1300 36 33 32
Delay and disruption in the course of construction impacts upon building projects of any scale. Now in its 5th edition Delay and Disruption in Construction Contracts continues to be the pre-eminent guide to these often complex and potentially costly issues and has been cited by the judiciary as a leading textbook in court decisions worldwide, see, for example, Mirant v Ove Arup  EWHC 918 (TCC) at  to  per the late His Honour Judge Toulmin CMG QC.
Whilst covering the manner in which delay and disruption should be considered at each stage of a construction project, from inception to completion and beyond, this book includes:
Buy Delay and Disruption in Construction Contracts by Andrew Burr from Australia's Online Independent Bookstore, Boomerang Books.
Book DetailsISBN: 9781138940666
» Have you read this book? We'd like to know what you think about it - write a review about Delay and Disruption in Construction Contracts book by Andrew Burr and you'll earn 50c in Boomerang Bucks loyalty dollars (you must be a Boomerang Books Account Holder - it's free to sign up and there are great benefits!)
Book Review: Delay and Disruption in Construction Contracts by Andrew Burr - Reviewed by GavelBasher (19 Apr 2016)
THE WORK OF REFERENCE THAT EVERY COMMERCIAL CONSTRUCTION LAWYER SHOULD HAVE – NOW IN A NEW FIFTH EDITION COMPLETE WITH LINKED DOWNLOADS
An appreciation by Phillip Taylor MBE and Elizabeth Taylor of Richmond Green Chambers
The truism that delays waste time and time costs money -- is almost monumentally pertinent to the construction industry which, by its very nature, involves massive expenditure with the requirement of massive capital investment.
Delay and disruption, however, are the two factors that seem to occur in the construction industry more often than they are avoided – hence the pressing need on the part of all practitioners at the Construction Bar for the latest edition of this indispensable text published recently by Informa from Routledge as part of their Construction Practice series.
‘Delay,’ says the expert and erudite author Andrew Burr, ‘happens in all industries ,jurisdictions and cultures,’ adding that when time has not been managed effectively, the consequences can be devastating for all participants in a project large or small, from employers and consultants to contractors and suppliers.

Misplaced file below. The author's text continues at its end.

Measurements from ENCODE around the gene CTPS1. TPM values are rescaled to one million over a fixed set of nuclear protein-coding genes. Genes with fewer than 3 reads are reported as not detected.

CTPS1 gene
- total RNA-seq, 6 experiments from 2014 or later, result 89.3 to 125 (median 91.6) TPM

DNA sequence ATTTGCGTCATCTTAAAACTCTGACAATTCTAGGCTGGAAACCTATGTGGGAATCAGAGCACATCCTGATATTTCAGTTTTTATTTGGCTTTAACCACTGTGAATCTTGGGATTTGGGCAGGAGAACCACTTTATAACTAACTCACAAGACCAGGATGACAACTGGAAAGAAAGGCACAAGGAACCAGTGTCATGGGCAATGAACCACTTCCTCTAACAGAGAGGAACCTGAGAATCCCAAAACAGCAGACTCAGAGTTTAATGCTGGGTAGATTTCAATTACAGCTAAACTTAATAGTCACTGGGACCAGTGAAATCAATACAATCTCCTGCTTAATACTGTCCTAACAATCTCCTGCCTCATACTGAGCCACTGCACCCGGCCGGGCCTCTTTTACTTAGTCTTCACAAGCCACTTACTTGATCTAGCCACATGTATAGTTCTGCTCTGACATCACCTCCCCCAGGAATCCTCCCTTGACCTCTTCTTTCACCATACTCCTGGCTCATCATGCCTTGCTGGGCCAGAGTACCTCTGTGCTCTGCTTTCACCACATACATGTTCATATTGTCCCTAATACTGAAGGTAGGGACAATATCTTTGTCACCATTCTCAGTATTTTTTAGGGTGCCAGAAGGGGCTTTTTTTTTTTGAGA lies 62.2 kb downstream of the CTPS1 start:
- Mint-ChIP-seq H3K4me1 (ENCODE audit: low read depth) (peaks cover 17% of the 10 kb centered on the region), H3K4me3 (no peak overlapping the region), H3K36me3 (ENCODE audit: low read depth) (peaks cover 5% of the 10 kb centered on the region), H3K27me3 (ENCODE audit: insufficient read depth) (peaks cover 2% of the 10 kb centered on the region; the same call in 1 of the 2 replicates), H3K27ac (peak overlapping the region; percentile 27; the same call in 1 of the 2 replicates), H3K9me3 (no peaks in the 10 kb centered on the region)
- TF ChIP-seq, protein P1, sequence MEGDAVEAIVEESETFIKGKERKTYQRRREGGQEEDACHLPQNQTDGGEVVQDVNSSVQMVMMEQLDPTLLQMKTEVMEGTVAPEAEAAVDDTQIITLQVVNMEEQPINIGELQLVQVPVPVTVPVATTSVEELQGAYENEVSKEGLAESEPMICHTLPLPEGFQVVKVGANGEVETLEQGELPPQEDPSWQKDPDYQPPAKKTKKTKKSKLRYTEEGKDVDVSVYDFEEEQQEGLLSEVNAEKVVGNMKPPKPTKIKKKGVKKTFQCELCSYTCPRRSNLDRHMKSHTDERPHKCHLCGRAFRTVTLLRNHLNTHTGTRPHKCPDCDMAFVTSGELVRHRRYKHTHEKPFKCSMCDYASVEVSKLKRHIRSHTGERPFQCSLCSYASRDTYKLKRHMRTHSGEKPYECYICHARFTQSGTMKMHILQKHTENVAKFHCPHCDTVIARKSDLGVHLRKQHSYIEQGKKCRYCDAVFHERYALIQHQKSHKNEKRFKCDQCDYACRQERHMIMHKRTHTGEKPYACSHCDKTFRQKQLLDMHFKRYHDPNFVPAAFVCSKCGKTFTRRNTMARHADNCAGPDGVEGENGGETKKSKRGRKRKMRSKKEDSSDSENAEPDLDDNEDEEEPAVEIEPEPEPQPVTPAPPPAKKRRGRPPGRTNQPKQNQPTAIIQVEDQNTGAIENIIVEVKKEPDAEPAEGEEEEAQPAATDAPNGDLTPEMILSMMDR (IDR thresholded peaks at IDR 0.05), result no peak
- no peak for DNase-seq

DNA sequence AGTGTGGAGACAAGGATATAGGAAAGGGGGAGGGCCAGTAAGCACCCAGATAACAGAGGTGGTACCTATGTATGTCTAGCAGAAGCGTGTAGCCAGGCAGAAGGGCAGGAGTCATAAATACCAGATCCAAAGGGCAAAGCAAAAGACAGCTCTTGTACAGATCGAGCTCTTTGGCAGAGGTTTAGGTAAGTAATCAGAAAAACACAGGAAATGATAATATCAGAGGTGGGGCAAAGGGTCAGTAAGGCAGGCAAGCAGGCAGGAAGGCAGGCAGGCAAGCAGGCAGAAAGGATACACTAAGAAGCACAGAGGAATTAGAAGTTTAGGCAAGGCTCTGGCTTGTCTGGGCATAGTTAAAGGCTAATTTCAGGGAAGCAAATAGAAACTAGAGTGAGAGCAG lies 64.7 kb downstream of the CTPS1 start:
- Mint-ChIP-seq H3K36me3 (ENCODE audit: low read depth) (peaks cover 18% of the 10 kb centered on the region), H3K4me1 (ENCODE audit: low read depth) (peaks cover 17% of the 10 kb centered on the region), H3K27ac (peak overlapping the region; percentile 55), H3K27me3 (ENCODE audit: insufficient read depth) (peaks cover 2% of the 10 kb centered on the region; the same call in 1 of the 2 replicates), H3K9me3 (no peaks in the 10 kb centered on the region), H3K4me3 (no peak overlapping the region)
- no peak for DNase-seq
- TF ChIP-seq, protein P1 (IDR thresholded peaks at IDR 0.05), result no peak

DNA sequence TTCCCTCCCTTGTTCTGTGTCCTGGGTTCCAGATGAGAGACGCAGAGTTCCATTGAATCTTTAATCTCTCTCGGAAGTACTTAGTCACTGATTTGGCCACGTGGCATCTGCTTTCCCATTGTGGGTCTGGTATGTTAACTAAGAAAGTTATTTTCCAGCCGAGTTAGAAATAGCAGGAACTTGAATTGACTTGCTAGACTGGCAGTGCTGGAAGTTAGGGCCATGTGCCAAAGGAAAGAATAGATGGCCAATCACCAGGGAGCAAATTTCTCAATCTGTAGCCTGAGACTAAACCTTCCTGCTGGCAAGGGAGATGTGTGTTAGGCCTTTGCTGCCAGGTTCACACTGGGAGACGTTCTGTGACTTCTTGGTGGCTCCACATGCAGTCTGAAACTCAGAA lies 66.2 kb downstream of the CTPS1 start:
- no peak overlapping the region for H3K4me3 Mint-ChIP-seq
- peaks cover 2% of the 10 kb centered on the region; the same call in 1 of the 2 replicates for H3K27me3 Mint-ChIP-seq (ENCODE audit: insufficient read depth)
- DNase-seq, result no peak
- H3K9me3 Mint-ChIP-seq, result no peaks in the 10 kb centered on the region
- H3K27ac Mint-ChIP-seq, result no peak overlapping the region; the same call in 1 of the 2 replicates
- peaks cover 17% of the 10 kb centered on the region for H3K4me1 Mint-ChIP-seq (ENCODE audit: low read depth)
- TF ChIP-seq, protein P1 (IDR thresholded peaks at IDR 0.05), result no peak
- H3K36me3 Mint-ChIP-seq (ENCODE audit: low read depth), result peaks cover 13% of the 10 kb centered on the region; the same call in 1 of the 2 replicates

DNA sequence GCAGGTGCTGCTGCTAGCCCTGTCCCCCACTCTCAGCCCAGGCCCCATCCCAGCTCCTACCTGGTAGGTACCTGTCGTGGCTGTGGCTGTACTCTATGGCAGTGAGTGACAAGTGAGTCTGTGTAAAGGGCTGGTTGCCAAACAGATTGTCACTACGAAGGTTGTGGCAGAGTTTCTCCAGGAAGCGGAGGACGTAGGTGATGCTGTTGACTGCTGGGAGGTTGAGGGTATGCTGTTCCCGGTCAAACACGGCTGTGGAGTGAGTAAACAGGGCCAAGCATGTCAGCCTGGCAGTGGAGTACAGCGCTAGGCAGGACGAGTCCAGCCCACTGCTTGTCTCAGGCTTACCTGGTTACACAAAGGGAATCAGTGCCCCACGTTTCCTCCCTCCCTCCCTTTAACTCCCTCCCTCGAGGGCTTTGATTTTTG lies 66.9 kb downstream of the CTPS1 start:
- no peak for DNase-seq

One of the more spectacular examples cited is that of the Scottish Parliament building which incurred prolongations costs of £150 million – a sum which, as Burr points out, ‘could have funded a fully equipped general hospital.’ Other projects like the Shard had their problems too.
Fortunately there are legal processes aimed either at settling the complex legal disputes that almost inevitably result from delays, or preventing such delays from happening in the first place. By way of example in the book’s introduction, the author refers to a protocol published in October 2002 as the result of certain discussions by the Society of Construction Law.
The resulting Delay and Disruption Protocol set out in Appendix 3 emphasizes the need for foresight (if at all possible) in the early stages of a project. The concern here says the author, is with ‘managing time proactively or delaying with extensions time and compensation for delay.’
Rather dismayingly, ‘the industry did not take this message to heart,’ says Burr. Instead, the protocol has been used more frequently ‘as a stick with which to beat the opposition in disputes rather than to avoid disputes in the first place.’
Written with precision and clarity, the book offers a wealth of discussion containing down-to-earth advice as to how problems -- specifically legal problems -- relating to time management can be overcome, or at least dealt with on a rational basis. While no two construction projects are alike, the author asserts that projects failing to be completed on time have two factors in common: poor project programing and poor record keeping, ‘competence in both of which is essential for effective project control.’
It should be emphasised that the book is a team effort with contributions from ten experts including g the author. Within its more than 1,200 pages and twenty-five chapters, it covers virtually every conceivable aspect of this complicated subject, from risk, time, costs and project control to global claims, damages and dispute resolution. The chapter points on ‘notices, claims and early warnings’ are particularly interesting. Small wonder, then, that this definitive work has come to be regarded as a leading authority worldwide particularly in court decisions.
Note also, the tables of case report references, cases, legislation contract clauses and the list of other resources. There is in addition a wealth of online resources linked to this new edition, namely the more than one hundred bespoke figures in the text which can all be downloaded.
The information and resources presented in this book, as well as the important new material it contains, certainly make it a must-have purchase for practitioners at the Construction Bar, or indeed anyone professionally involved in the construction industry,
The publication date is cited as at February 2016.
Andrew Burr is a barrister, arbitrator and adjudicator. He specialises primarily in construction and technology matters and is an affiliated foreign lawyer with Varul (Vilnius, Lithuania). Andrew is a listed arbitrator in multiple jurisdictions and recently sat on the ICC's advisory committee for the revision of its Dispute Board Rules. He is also both the general and articles editor for Construction Law Journal.
© 2003-2020. All Rights Reserved. Eclipse Commerce Pty Ltd - ACN: 122 110 687 - ABN: 49 122 110 687